Sunday, 9 February 2014

Systems of Labour - working with HMRCollective at BSA

Systems of Labour

HMRCollective employed the gallery space as a workplace over a period of 29 days to explore the repetitive, durational and potentially excessive aspects of process and labour within a collaborative framework. 

A system was devised where by specific words were randomly selected in order to instruct the artist/worker on their daily tasks. Tasks were logged and passed on to other workers via a filing system so that there was no face to face communication required. The decision as to when a piece of work was complete was left as an open option which once taken could not be altered by another worker. Work completed was filed out of sight, leaving only the shrinking stack of paper and the tally of tasks on the work log board as evidence of progress. Much of the collaborative process was achieved before the system was operational. Once started the artist worked generally in isolation and attempted to negotiate their way through the system, often guided only by following the evidence of a previous worker. Mistakes are an inherent part of the system but potentially are impossible to spot.

In Postscripts on the Societies of Control, Deleuze discusses the idea that in a control society one is never finished with anything. Kafka addresses this idea in the Trial using his concepts of Ostensibly Acquittal and Indefinite Postponement. The latter involves the subject constantly engaging in bureaucratic and legal wrangling in the hope that a judgement will never come, (rather than a temporary acquittal with the prospect of the full charges reappearing at any unspecified moment, the consequence of which may be death).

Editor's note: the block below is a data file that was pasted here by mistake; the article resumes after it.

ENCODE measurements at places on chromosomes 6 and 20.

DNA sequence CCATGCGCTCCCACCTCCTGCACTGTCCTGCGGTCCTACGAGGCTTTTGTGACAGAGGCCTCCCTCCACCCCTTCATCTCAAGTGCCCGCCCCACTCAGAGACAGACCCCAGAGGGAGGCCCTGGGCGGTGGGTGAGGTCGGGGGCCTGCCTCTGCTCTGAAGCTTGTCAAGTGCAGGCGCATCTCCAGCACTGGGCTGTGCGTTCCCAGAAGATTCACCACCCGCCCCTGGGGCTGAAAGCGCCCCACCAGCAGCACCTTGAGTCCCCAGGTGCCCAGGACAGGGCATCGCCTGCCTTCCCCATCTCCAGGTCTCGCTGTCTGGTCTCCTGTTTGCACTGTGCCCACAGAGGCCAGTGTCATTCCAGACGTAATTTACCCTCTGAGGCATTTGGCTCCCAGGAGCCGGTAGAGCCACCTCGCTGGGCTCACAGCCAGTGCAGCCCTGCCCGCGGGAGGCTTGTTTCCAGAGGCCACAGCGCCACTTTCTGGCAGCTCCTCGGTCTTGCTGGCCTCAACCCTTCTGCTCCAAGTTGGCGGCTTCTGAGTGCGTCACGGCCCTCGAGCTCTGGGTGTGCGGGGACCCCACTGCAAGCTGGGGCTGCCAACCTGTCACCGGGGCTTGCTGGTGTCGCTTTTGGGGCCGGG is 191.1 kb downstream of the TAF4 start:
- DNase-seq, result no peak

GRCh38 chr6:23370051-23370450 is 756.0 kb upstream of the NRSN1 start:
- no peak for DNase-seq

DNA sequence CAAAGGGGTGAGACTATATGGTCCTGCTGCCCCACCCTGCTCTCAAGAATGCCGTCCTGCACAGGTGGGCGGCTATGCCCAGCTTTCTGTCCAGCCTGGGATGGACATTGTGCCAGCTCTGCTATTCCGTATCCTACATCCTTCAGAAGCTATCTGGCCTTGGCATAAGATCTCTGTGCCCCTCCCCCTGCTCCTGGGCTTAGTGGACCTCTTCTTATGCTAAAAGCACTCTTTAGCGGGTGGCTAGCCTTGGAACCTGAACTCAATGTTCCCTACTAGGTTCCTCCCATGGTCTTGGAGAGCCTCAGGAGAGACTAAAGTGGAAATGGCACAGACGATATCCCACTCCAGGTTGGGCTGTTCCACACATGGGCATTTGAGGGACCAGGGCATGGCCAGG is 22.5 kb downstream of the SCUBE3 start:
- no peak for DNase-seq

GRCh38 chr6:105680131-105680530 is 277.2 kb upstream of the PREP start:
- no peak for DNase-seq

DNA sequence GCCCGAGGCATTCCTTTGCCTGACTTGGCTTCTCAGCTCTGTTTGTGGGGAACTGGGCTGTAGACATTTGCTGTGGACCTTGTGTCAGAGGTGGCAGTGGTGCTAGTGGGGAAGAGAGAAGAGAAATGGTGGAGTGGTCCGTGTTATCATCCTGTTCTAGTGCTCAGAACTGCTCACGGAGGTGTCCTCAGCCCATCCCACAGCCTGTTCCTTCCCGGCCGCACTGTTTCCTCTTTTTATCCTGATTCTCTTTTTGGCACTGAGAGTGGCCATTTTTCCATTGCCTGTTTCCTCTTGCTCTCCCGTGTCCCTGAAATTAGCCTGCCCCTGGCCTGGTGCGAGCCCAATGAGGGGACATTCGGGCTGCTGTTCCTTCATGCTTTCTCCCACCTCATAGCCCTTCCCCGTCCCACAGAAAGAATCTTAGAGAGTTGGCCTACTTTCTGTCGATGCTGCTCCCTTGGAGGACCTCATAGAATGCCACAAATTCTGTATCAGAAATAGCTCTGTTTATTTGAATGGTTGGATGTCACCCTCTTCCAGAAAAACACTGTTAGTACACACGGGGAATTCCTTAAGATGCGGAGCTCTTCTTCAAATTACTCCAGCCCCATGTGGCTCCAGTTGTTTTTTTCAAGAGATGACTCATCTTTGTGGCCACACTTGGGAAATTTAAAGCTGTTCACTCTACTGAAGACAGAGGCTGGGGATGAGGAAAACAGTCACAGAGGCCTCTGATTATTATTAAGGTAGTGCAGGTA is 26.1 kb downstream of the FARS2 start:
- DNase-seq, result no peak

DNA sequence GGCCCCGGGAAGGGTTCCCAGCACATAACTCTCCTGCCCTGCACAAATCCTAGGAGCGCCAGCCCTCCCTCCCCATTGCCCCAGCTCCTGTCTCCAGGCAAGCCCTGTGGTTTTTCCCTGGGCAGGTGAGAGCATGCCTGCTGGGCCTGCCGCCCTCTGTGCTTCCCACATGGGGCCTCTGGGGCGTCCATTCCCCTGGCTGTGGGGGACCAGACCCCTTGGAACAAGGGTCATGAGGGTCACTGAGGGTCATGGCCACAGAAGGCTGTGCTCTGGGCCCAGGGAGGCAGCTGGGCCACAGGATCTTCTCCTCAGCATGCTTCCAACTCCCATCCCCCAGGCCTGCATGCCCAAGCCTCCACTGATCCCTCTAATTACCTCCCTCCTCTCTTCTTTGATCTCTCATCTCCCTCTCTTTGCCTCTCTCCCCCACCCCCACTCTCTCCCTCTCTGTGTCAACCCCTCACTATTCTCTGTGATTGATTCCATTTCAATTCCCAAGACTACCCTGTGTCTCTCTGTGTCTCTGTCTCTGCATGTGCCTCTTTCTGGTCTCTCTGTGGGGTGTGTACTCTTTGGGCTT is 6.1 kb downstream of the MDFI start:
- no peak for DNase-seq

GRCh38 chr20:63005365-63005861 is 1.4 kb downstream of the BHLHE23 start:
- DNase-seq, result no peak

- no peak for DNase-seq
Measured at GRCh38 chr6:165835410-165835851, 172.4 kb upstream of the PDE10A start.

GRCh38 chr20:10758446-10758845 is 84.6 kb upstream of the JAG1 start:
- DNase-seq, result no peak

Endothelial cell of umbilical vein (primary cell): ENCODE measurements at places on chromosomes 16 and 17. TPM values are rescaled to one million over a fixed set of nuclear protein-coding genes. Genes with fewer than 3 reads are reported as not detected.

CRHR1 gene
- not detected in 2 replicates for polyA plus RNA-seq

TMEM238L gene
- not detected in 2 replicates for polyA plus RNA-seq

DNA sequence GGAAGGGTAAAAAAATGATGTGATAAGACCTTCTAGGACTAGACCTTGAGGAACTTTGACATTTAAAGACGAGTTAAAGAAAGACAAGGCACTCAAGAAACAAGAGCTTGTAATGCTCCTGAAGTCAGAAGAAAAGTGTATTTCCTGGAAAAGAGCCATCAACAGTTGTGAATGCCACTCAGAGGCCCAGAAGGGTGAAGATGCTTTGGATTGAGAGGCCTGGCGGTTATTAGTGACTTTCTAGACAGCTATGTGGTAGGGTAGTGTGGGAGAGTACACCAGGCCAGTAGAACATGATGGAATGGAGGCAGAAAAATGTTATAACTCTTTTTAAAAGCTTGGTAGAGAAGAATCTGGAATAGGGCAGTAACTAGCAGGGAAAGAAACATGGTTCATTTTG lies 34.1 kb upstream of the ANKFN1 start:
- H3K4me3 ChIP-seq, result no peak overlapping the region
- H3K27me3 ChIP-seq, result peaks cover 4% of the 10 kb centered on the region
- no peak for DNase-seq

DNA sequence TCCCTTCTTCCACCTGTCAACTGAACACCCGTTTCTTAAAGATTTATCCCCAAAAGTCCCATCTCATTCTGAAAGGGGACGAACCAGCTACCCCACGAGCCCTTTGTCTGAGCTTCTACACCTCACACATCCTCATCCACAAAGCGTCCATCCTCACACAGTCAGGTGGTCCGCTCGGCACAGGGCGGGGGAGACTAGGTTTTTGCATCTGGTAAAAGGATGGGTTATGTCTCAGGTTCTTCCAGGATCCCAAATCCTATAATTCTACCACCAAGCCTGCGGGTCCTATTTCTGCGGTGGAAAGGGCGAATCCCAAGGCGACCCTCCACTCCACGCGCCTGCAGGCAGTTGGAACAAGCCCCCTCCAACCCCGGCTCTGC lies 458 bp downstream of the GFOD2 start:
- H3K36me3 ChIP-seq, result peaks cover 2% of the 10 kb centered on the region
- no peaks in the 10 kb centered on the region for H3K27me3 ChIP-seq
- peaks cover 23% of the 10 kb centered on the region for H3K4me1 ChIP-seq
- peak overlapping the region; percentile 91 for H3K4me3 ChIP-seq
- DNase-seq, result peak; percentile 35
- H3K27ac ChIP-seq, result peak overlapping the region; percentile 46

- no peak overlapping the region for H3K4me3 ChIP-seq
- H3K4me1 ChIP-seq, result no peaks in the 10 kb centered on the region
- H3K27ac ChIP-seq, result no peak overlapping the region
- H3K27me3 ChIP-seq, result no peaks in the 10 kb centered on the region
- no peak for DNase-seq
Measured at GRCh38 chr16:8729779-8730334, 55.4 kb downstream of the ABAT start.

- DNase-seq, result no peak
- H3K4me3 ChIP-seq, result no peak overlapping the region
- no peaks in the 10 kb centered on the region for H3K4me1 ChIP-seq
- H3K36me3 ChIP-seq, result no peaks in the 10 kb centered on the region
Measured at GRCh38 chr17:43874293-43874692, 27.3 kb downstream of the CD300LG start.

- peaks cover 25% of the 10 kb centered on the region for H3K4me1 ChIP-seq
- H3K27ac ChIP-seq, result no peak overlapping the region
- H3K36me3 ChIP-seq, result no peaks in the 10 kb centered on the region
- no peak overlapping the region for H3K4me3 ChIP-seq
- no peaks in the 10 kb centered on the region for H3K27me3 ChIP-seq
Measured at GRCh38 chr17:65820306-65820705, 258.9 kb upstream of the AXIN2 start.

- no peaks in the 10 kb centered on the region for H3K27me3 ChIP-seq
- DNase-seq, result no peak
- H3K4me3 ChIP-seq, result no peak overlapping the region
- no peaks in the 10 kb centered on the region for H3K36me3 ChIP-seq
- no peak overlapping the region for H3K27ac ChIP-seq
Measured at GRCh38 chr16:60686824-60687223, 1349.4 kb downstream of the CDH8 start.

There is no visible purpose to the work other than to keep the worker occupied, busy and tied to the system. As Bourriaud discusses in Post Production, the role of worker extends through our daily lives; work and leisure time blur as we use the technology and systems of the workplace in our free time. We use technology to have constant access to work emails, supposedly in a helpful bid to ease work pressure, so inevitably we are never away from work or its rhythms and demands. 
Our bodies and brains are programmed to tackle tasks in small chunks of time, never really finishing before starting the next task, and maybe later returning to the first task after passing it to someone else to check. Why take care not to make mistakes? Documents are checked and rewritten over and over before ever being sent. 

In our current capitalist society workers commonly face Zero hour contracts, constantly on call. Our workplaces and jobs are mainly now of a sedentary nature. Labour is very rarely about hard physical graft, more the daily grind of repetitive tasks, often sitting at a computer screen. The physical hardship becomes back pain and neck strain; sitting in unnatural positions, the ache of the body confined and contorted at a desk. 

The system used here echoes and explores some of these ideas but the computer is absent, in the primary workspace, only suggested through the system words used to instruct the workers. By intentionally logging off what do we achieve?